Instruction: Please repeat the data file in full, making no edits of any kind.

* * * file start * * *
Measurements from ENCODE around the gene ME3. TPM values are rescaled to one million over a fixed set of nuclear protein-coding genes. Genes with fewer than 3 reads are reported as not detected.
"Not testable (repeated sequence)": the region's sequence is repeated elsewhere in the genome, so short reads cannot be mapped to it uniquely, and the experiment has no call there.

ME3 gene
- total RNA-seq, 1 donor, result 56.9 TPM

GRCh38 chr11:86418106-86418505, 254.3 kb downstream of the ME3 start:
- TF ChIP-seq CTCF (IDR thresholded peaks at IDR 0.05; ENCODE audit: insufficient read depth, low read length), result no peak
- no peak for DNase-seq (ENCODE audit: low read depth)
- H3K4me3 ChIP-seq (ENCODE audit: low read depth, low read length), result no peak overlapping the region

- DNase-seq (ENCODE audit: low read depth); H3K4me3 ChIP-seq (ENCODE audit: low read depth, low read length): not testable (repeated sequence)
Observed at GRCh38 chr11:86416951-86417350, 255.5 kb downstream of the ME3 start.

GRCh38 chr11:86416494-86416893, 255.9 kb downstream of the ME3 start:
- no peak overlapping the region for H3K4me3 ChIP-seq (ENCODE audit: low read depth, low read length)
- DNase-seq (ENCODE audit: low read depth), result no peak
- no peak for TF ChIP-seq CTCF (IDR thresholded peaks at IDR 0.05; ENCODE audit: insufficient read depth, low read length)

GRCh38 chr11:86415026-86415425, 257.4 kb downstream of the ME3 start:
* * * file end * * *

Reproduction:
Measurements from ENCODE around the gene ME3. TPM values are rescaled to one million over a fixed set of nuclear protein-coding genes. Genes with fewer than 3 reads are reported as not detected.
"Not testable (repeated sequence)": the region's sequence is repeated elsewhere in the genome, so short reads cannot be mapped to it uniquely, and the experiment has no call there.

ME3 gene
- total RNA-seq, 1 donor, result 56.9 TPM

GRCh38 chr11:86418106-86418505, 254.3 kb downstream of the ME3 start:
- TF ChIP-seq CTCF (IDR thresholded peaks at IDR 0.05; ENCODE audit: insufficient read depth, low read length), result no peak
- no peak for DNase-seq (ENCODE audit: low read depth)
- H3K4me3 ChIP-seq (ENCODE audit: low read depth, low read length), result no peak overlapping the region

- DNase-seq (ENCODE audit: low read depth); H3K4me3 ChIP-seq (ENCODE audit: low read depth, low read length): not testable (repeated sequence)
Observed at GRCh38 chr11:86416951-86417350, 255.5 kb downstream of the ME3 start.

GRCh38 chr11:86416494-86416893, 255.9 kb downstream of the ME3 start:
- no peak overlapping the region for H3K4me3 ChIP-seq (ENCODE audit: low read depth, low read length)
- DNase-seq (ENCODE audit: low read depth), result no peak
- no peak for TF ChIP-seq CTCF (IDR thresholded peaks at IDR 0.05; ENCODE audit: insufficient read depth, low read length)

GRCh38 chr11:86415026-86415425, 257.4 kb downstream of the ME3 start: